What the People Want from the Democratic Decentralized Governance: The Quest for Accountability in Local Governments’ Service Provision in Ethiopia

Abrham Alihonay Ayele, Angesom Tekle Bokuretsion


Decentralization is a critical issue to revisit after more than a quarter of a century of governmental attempts [1]. The experimentation with decentralization never seems to come to an end as it still shows major gaps especially at the local level of governance-service delivery. The implementation of decentralized local governance in Ethiopia, which strives to change the government from above nature of the service delivery, proved a complex and difficult task for the African country with  hundreds years of unitary governance and deep entrenched upward accountability structure which intern has made the public to develop strong public suspicion and mistrust towards the governance apparatus and hard to rectify these with two decades of attempts at decentralizing governance structures and service delivery. Providing incentives for the local government offices to adopt new instructions and changing their traditional service delivery practices are quite difficult. Literatures in the area have overlooked one variant of government accountability i.e. social accountability in the local governance, in that, most of the writings has been made on fiscal and political accountability of service provision. The main objective of this study is to investigate the social accountability of local government land administration service delivery in Ethiopia with a particular focus on Saharti- Samre rural woreda, Tigray regional state, as a case study area justified by the fact that the grass-root poor are found in the rural part and land administration, can serve as a showcase for both rural and urban deep service problems seems to be institutionalized. This paper has analyzed whether the study Woreda land administration office is providing for social accountability of its services in its provision. The methodology used was survey design, applied in three purposively selected areas of the Woreda and analyzed using descriptive, and trend analysis methods. Accordingly the study was cross-sectional. Findings have revealed: the FDRE constitution is the overall frame work for social accountability in the local governments and the problems emanate largely from awareness problems on both the service providers and the service users. Among the major policy implications recommended in the paper are the establishments of citizens’ review, public reporting mechanisms, and social forums; as an enabling policy environment for social accountability.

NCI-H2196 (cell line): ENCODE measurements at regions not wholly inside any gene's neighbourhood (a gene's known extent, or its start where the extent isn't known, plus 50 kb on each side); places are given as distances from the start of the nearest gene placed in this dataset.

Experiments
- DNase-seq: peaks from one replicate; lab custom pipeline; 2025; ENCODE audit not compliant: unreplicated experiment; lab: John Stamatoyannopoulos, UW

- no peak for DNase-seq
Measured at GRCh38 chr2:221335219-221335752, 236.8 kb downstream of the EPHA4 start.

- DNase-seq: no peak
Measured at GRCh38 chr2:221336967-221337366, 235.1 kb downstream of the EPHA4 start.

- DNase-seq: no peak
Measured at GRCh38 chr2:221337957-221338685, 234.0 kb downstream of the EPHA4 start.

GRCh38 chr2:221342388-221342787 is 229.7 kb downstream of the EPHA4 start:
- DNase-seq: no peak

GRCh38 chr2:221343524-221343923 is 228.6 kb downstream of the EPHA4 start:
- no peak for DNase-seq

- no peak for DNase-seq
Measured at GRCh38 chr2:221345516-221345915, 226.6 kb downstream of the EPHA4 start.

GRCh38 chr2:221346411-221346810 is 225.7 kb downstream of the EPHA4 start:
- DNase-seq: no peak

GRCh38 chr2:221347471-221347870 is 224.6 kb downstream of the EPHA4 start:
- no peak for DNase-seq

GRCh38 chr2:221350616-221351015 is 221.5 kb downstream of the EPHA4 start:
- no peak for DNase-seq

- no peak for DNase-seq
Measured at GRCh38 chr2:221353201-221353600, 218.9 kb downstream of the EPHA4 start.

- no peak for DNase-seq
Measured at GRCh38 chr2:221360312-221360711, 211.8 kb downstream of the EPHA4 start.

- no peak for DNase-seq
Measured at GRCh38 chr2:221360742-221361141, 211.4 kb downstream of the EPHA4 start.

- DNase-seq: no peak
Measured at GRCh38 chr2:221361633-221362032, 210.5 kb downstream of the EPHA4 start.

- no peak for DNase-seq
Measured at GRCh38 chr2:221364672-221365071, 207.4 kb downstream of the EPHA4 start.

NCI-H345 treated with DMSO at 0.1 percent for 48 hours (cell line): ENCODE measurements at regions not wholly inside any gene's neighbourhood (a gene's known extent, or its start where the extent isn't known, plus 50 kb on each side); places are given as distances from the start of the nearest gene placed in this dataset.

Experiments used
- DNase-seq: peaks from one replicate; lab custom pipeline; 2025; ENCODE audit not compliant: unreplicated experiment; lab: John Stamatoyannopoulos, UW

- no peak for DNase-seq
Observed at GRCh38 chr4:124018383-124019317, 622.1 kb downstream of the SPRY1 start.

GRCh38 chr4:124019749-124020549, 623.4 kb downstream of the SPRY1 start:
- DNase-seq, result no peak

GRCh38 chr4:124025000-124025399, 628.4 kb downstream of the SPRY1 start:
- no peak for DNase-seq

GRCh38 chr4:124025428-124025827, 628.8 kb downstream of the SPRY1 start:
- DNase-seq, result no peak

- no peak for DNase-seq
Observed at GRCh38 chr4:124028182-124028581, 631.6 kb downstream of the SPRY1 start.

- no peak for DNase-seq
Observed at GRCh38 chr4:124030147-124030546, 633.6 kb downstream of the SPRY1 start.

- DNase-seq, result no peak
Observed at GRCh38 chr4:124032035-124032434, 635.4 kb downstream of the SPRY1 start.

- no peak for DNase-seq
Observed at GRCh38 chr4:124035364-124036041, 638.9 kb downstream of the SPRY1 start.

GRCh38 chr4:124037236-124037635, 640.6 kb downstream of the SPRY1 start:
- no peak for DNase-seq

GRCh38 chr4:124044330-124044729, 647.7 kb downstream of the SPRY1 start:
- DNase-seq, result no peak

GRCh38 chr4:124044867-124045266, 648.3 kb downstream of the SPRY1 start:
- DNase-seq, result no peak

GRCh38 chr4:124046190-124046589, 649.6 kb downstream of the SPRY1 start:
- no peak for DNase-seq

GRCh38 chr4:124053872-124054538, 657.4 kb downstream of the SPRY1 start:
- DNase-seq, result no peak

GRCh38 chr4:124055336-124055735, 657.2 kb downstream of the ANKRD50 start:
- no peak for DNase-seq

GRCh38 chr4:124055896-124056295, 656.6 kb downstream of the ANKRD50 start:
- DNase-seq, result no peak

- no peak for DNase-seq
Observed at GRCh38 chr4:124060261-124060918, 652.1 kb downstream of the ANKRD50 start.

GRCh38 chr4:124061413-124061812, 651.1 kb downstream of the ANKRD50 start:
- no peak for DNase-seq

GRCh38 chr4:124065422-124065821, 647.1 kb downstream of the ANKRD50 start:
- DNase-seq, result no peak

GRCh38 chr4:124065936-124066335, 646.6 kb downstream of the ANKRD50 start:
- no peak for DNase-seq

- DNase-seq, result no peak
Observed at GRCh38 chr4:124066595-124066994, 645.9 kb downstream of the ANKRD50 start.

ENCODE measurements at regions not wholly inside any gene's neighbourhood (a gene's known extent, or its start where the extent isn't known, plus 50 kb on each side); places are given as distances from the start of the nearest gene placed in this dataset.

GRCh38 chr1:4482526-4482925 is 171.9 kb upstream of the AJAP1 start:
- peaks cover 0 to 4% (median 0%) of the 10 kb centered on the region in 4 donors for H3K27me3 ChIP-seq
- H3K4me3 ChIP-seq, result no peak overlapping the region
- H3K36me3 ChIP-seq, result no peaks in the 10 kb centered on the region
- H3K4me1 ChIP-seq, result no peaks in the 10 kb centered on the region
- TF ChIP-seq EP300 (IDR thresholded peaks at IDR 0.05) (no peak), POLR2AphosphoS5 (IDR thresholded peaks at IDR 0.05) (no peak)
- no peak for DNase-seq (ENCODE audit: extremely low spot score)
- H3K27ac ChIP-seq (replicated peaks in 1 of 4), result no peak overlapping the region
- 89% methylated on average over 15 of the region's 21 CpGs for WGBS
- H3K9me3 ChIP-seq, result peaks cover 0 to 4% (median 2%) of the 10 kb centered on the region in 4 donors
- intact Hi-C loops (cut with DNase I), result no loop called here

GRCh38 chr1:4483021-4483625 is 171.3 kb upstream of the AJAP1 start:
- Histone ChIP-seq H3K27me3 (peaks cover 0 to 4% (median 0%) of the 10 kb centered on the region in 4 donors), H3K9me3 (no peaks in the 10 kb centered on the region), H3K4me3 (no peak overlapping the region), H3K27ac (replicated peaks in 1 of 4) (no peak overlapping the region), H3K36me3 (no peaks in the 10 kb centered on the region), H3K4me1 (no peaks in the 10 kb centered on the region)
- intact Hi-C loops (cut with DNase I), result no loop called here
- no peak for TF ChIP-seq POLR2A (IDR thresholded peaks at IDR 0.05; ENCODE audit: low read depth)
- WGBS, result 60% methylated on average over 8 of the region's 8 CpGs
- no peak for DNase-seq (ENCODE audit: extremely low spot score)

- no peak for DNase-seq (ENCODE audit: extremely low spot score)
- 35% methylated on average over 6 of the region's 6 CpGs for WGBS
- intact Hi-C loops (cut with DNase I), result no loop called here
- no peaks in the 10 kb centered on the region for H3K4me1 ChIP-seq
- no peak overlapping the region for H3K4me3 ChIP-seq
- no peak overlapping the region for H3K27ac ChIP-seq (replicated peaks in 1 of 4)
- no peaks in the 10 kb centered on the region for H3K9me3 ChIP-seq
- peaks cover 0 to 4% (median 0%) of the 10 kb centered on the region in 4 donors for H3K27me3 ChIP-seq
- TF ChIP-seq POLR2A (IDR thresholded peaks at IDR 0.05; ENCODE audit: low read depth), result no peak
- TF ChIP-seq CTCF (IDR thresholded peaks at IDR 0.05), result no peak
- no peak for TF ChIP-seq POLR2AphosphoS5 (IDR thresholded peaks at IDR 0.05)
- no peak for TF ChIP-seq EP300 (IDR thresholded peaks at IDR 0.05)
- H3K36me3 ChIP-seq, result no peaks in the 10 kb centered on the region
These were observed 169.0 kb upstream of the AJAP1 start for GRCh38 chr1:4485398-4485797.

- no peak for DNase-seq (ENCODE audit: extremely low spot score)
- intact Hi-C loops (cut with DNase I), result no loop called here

Keywords: Administrative service delivery, Public services Local Governance, Social-accountable, land administration.


Full Text: PDF
Download the IISTE publication guideline!

To list your conference here. Please contact the administrator of this platform.

Paper submission email: PPAR@iiste.org

ISSN (Paper)2224-5731 ISSN (Online)2225-0972

Please add our address "contact@iiste.org" into your email contact list.

This journal follows ISO 9001 management standard and licensed under a Creative Commons Attribution 3.0 License.

Copyright © www.iiste.org